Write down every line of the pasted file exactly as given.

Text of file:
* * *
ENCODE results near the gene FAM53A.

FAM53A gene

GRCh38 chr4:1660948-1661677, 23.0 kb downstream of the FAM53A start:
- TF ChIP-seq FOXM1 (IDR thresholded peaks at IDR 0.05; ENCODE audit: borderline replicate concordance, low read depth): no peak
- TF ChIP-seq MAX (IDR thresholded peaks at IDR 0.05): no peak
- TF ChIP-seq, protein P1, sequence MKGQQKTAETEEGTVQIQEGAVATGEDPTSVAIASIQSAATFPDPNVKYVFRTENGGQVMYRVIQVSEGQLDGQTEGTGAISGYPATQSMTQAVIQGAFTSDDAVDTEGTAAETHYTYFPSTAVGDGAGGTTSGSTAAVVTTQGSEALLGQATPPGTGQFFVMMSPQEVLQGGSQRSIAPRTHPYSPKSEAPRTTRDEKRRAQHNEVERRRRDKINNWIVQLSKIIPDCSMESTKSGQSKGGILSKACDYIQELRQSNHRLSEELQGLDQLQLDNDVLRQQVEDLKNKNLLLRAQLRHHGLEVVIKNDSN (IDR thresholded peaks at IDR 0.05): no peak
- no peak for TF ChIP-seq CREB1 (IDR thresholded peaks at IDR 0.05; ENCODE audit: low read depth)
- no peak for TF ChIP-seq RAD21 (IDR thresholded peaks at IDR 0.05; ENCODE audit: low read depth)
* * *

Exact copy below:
ENCODE results near the gene FAM53A.

FAM53A gene

GRCh38 chr4:1660948-1661677, 23.0 kb downstream of the FAM53A start:
- TF ChIP-seq FOXM1 (IDR thresholded peaks at IDR 0.05; ENCODE audit: borderline replicate concordance, low read depth): no peak
- TF ChIP-seq MAX (IDR thresholded peaks at IDR 0.05): no peak
- TF ChIP-seq, protein P1, sequence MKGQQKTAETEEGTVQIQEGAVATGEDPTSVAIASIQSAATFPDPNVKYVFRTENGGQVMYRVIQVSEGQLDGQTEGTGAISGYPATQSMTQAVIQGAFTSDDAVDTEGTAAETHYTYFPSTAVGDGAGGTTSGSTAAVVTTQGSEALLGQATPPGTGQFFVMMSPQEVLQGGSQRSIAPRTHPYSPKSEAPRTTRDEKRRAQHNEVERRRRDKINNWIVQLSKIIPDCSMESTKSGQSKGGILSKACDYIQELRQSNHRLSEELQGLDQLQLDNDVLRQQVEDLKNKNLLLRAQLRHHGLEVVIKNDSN (IDR thresholded peaks at IDR 0.05): no peak
- no peak for TF ChIP-seq CREB1 (IDR thresholded peaks at IDR 0.05; ENCODE audit: low read depth)
- no peak for TF ChIP-seq RAD21 (IDR thresholded peaks at IDR 0.05; ENCODE audit: low read depth)